With record-setting cold weather cutting water and energy supplies across a wide swath of Texas recently, create asked Australian engineers how we can help build more resilient cities and safeguard against extreme weather events.
Over the past week, millions of people in Texas experienced some of the coldest temperatures in decades — many suffering through it without power, water and even mobile phone access. In what has been called the energy capital of the world, dozens of people have died and hundreds more are severely sick or injured.
Could the same thing happen in Australia? Neil Greet, an expert in disaster management and strategic leadership in crises, and a member of Engineers Australia’s College of Leadership and Management Board, told create the first element of understanding risk is knowing what makes us vulnerable.
“Is the devastating fire running on a roaring northerly on a 45°C day the vulnerability, or is it where we have decided to build and live? Has our economic system forced the most vulnerable people to live in areas of greatest exposure to hazard?” he said.
“The vulnerability is the way we live, and the expectation is that we can control the event through protective engineering. Risk will be increased if engineers do not address the vulnerabilities created by human systems that are now outdated.”
Greet believes the greatest vulnerability Australia faces is complacency borne from decades of stability, which opens us to systemic risk and catastrophic failure of our systems, such as the Black Saturday bushfires that ravaged Victoria in 2009.
“If we wish to guard against future catastrophic events, engineers must understand and shape the values, knowledge and rules that create our cities,” he said.
David Rissik, Deputy Chair of Green Cross Australia and Senior Principal Climate Change Adaptation at BMT, said engineers are a critical resource in Australia’s response to climate change.
“Climate change responses require an understanding of how climate changes will affect the things that matter to us, including all elements of cities,” he said.
“Engineers can help to determine what those impacts may be, what the best and most cost-effective solutions are, and what new elements of design are required to ensure that we are building for future conditions.”
New materials that are more resilient to climate change are also an important focus for engineers, to ensure the design lives of assets can be maintained or even extended.
Engineers should work closely with planners and environmental specialists, Rissik added, to identify approaches that are environmentally friendly or ecosystem-based and can also provide other benefits to society, such as biodiversity outcomes or carbon uptake.
“To support communities to be more resilient to climate change, engineers need to engage in the discussions, work with organisations to assess the risks that are faced by climate and help to identify solutions,” he said.
“Importantly, many engineers are leaders in their communities. There is much that can be gained from helping communities understand climate change and its effects and in working with them to address the issues.”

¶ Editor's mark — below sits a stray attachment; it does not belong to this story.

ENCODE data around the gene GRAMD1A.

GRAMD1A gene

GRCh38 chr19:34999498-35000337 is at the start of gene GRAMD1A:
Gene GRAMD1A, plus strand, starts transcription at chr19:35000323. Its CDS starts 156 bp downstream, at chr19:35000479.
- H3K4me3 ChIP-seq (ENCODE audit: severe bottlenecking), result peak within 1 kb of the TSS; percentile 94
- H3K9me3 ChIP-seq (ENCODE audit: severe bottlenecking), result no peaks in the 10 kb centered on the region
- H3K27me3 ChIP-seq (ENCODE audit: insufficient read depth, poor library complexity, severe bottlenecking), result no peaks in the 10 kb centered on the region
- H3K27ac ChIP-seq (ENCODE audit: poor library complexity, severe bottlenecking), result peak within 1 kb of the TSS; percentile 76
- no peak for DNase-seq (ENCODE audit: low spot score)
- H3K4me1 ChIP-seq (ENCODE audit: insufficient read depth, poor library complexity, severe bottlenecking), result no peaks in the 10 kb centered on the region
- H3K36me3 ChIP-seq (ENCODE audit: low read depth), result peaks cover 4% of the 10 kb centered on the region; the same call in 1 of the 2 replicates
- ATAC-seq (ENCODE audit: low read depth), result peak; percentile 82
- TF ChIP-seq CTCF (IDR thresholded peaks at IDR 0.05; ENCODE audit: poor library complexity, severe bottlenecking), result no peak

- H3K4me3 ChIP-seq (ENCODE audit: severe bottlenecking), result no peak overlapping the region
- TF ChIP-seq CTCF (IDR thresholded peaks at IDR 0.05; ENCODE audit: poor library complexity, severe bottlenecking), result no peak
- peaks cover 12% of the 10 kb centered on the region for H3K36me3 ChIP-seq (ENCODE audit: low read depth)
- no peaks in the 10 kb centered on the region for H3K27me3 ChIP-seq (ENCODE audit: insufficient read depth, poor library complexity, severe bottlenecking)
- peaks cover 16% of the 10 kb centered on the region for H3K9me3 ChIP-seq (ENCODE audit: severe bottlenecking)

Rissik said nature-based solutions and actions that provide immediate benefits should be prioritised when it comes to managing the effects of climate change.
“If we are working with long-term assets, consider climate change alongside design life and ensure that assets are resilient to future pressures,” he said.
“Climate change is a journey and we need to be prepared to learn as we go and make changes as required. Monitoring the effectiveness of our actions is essential.”
Carbon is key
Chair of Engineers Australia’s National Committee on Water Engineering Dr Brendan Berghout said its important to come to terms with Australia’s naturally variable climate, and the knowledge that we face risks from the full spectrum of extreme weather events.
“These risks are only expected to worsen with climate change. Climate extremes can have devastating impacts on communities and the environment in the form of floods, wildfires, severe water shortage and heatwaves,” he said.
“While we can’t prevent extreme weather events from occurring, we can certainly plan for and mitigate the impacts.
“Engineers will also play a pivotal role in transitioning towards net zero emissions, thereby playing our part in minimising the rate of climate change.”
Like this article. The things most contributing to carbon climate problems as I see them:- Too many petrol driven vehicles on the roads because of urban spread. Satellite cities hubs focus production areas and labour together. This cuts down the need for car travel for people. Less airline planes used – limit the number of airlined per country by licenences. Less release of toxins at high altitude. See how clean our skys have become in only 1 year of less flights. Use coal for fuel but only in NEW carbon emission power stations styles that filter the waste properly. Australia SHOULD BE leading the world in this subject & producing better more cost effective not huge but small local stations in the satellite cities. Railway up grades all over Australia so food freighting to small satellite cities is effective & relaxation of people for holidays is less expensive but not restricting their enjoyment and learning about our own countrys’ beauty and its’ history. Here is a start to the subject which is endless! However if we have learned anything in the past year it is that our current structure doesn’t cope & is so outdated for our future generations needs. I could go on for hours but I’m sure that you have invited comments you will indeed be overwhelmed by the responce. I’ll be interested!?????